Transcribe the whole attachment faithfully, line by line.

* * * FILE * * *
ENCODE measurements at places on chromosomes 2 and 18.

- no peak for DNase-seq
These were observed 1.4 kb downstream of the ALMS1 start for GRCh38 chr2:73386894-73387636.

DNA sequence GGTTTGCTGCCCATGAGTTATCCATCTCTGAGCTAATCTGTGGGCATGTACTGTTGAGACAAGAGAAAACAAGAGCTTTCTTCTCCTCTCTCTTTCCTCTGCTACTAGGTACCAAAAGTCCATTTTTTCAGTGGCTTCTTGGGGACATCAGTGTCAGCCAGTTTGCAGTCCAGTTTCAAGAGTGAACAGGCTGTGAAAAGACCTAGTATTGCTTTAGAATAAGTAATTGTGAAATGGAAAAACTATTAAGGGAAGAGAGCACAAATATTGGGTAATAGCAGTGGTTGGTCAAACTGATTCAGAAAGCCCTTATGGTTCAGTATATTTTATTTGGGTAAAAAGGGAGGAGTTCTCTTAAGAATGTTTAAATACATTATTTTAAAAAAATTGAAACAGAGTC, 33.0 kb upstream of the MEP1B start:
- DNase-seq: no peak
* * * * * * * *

ENCODE measurements at places on chromosomes 2 and 18.

- no peak for DNase-seq
These were observed 1.4 kb downstream of the ALMS1 start for GRCh38 chr2:73386894-73387636.

DNA sequence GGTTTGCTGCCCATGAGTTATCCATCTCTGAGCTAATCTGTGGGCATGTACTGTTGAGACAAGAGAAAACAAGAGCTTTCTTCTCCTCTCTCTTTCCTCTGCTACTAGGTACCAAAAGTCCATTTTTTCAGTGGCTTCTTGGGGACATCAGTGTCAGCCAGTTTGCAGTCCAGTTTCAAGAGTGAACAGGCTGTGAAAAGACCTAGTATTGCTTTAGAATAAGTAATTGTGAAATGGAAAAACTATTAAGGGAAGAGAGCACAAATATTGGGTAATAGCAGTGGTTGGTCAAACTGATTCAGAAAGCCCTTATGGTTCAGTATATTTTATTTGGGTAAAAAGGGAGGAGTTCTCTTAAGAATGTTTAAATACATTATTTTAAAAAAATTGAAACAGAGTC, 33.0 kb upstream of the MEP1B start:
- DNase-seq: no peak